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Nicholas Chiarkas on How to Self-Edit

Nicholas Chiarkas is the author of Weepers. You can find out more about him on his website,, or by clicking here, see his last post here, and buy his book here.

In May, I had the honor of presenting my 10-step plan for self-editing at the Lakefly Writers’ Conference in Oshkosh, WI. The feedback was positive, and so I thought I would discuss my self-editing process here in this blog.

Author Nicholas Chiarkas at work at a laptop.

As we all know, a poorly edited manuscript is certain death. However, don’t obsess over perfect grammar. In the words of Stephen King, “Language does not always have to wear a tie and lace-up shoes. The object isn’t grammatical correctness but to make the reader welcome and then tell a story… to make them forget, whenever possible, that they are reading a story at all.”

Stay positive during the edit – It can seem overwhelming, so that’s one reason I break it into 10-parts. As you edit and rewrite, know this, you are not fixing mistakes, you are improving your manuscript, you are taking it from a thought to a tight, compelling, and page-turning story. It’s like digging a hole to plant a flower; you will fill the hole again, not because it was a mistake, but to add beauty to that patch of earth.

I believe there are three primary parts to writing – (1) research and idea, (2) writing the drafts, and (3) rewriting and editing.

My 10-step plan focuses on part (3) rewriting and editing. It has worked well for me in writing both nonfiction and fiction. I offer it to you for your consideration and modification to fit your style.

Cartoon of someone looking at badly-placed apostrophes and crying.
  1. Review the opening and closing lines for each scene. We know the importance of the opening paragraph – to pull the reader in; and your ending ought to be inevitable and a surprise and must leave the reader satisfied and wanting to read more of your writing. Your openings and closings of each scene and chapter must hold the reader’s attention. Keep pulling them in and wanting to know what happens next. In my first draft (of Weepers), I began a scene with, “As usual before going to bed, Angelo walked into Uncle Johnny’s room and told him about Jimmy …” As usual is lazy. Make something up, you’re in charge of this world.  After editing for first and last lines – My edit/rewrite of this scene opening reads: “Johnny, wearing only pajama pants, stood on his hands, his feet barely touching the wall, as he pushed himself up and down. The moonlight cutting through his window chiseled his rope-like muscles and cast a shadow of a huge scorpion moving in for the kill again and again. Angelo, mesmerized by the image, stood in the doorway of his uncle’s room. Johnny sensed his presence and, without stopping, said, ‘Come in, Angelo.’” You might come up with something else. Great. You’re the author, go for it. Keep asking, why does the reader want to go on?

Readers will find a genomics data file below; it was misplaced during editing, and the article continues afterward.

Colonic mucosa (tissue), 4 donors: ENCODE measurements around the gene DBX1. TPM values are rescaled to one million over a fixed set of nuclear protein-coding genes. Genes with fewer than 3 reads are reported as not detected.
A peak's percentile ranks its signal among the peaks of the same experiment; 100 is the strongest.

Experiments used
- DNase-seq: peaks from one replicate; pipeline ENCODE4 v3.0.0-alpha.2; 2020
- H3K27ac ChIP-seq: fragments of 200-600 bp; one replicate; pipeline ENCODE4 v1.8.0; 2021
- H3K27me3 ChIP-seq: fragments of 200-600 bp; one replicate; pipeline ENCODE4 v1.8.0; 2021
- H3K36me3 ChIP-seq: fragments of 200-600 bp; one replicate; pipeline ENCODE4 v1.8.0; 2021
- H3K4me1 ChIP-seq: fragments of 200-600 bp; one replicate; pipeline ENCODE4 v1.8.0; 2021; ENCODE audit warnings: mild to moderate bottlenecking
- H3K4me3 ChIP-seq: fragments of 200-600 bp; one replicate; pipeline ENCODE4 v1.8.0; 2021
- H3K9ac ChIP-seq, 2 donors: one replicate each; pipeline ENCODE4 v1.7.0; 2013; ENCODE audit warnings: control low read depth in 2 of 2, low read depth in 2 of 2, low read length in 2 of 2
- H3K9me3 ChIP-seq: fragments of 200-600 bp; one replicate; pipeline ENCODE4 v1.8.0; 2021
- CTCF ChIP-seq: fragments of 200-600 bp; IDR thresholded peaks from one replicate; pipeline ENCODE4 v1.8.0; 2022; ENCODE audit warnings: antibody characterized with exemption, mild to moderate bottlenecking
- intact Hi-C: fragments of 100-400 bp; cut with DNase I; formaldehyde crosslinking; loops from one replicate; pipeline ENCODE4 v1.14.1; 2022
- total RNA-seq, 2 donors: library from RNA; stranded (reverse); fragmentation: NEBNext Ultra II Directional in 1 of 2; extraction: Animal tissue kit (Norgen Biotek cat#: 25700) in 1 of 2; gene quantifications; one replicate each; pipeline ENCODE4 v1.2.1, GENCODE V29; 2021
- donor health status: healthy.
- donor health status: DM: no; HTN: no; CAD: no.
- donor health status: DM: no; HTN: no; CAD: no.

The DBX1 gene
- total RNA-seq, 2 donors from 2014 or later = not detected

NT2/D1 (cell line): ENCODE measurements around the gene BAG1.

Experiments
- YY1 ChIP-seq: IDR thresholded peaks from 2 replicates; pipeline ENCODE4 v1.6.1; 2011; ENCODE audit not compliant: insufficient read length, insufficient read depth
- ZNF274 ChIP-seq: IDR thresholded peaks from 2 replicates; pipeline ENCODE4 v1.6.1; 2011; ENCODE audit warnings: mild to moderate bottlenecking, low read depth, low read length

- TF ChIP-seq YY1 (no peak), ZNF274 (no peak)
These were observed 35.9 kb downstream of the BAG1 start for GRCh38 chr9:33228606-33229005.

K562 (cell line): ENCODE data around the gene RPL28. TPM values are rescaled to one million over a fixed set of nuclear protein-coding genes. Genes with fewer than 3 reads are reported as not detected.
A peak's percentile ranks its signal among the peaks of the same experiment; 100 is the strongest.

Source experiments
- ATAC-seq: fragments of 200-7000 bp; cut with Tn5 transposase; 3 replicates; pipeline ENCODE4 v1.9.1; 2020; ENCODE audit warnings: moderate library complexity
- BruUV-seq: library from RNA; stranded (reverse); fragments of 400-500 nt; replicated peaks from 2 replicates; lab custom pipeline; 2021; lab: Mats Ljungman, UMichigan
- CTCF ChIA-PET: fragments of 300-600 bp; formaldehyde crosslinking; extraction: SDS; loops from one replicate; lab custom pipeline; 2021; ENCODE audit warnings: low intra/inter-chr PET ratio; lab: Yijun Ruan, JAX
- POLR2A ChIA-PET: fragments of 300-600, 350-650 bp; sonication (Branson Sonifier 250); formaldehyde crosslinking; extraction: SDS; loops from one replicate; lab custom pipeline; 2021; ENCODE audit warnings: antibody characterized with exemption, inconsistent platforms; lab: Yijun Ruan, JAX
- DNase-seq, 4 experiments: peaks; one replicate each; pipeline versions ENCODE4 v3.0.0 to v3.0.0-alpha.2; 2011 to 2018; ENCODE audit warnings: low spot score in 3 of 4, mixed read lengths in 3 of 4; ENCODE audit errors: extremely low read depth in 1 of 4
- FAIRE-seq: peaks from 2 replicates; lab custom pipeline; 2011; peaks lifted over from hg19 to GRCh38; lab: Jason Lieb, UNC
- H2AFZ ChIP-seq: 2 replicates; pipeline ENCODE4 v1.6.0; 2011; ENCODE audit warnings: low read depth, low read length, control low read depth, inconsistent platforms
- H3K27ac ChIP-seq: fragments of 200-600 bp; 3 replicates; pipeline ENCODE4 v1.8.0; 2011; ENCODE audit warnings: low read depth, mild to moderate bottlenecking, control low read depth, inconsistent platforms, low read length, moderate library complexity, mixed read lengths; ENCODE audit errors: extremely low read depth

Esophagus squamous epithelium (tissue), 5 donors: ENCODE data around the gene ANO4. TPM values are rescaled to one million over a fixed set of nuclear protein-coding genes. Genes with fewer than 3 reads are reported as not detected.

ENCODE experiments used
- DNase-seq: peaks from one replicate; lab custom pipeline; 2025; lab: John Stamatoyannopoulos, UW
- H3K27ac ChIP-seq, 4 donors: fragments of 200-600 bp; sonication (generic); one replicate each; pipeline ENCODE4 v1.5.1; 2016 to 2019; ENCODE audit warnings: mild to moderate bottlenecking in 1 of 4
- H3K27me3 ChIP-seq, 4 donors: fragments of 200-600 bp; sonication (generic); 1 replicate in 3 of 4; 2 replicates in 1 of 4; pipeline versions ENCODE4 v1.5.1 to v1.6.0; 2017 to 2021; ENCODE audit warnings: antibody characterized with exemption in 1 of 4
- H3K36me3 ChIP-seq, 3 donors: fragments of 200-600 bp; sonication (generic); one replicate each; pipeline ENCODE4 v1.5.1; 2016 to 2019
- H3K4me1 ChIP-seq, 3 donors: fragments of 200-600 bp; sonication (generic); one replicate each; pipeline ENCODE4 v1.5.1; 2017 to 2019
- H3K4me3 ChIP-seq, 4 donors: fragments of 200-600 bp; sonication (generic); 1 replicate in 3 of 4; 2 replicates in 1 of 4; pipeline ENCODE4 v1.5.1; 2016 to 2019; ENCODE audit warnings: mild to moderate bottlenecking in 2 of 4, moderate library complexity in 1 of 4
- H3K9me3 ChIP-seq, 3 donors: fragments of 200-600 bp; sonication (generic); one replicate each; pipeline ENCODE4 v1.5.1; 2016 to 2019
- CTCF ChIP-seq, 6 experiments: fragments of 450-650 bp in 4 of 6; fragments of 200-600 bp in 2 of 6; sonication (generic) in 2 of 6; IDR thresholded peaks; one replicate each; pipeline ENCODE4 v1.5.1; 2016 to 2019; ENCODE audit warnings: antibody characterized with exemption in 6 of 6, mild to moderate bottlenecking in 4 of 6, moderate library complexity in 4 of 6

2. Eliminate (unless for a good reason) passive voice. King tells us the passive voice is safe. The timid fellow writes, “The meeting will be held at seven o’clock” because that somehow says to him, ‘Put it this way, and people will believe you really know. ‘Purge this fear! Write ‘The meeting’s at seven.’” Also search for “by.” As in the man was bitten by the dog (passive); change this to the dog bit the man (active).
  3. Get out of the way of the action. Avoid Filter words where you can. It is in some way related to the passive voice in your POV. For example, “Angelo felt his stomach drop he remembered he left his knife at home” (this is filtered) change it to “Angelo’s stomach dropped; his knife was at home.”
  4. Review for story and plot– does it hold together? Does this scene move the story along? Look for and eliminate:
    1. Stage Direction – he got up, he walked to the door, he turned the knob…just say, he left.
    2. Mundane dialogue and pleasantries – here eliminate everything but the greatest hits of the dialogue.
    3. Information dumps – a character or the narrator tells how it all happened. And, yes, “As you know, Bob, my…” is an information dump.
    4. Story vs. Plot– The King died and then the Queen died is story; The King died and then the Queen died of grief (or any other reason) is plot. Your plot is the footsteps in the snow of your story.
    5. (Make Haste Slowly) – Angelo looked around (and that changed everything) as he walked through the projects. Take your time, smell, see, listen… what’s going on around your character?
  5. Make a list of the promises you have made and the foreshadowing and edit to ensure that you have kept your promises and fulfilled the foreshadowing. However, some foreshadowing might go unanswered if you plan a sequel.
  6. Edit for repetition. Repeated statements, descriptions, names, and words. Search for your most often used words. Mine seem to be – just, bit, that, but, and some. Also, look for consecutive sentences that start with the same word.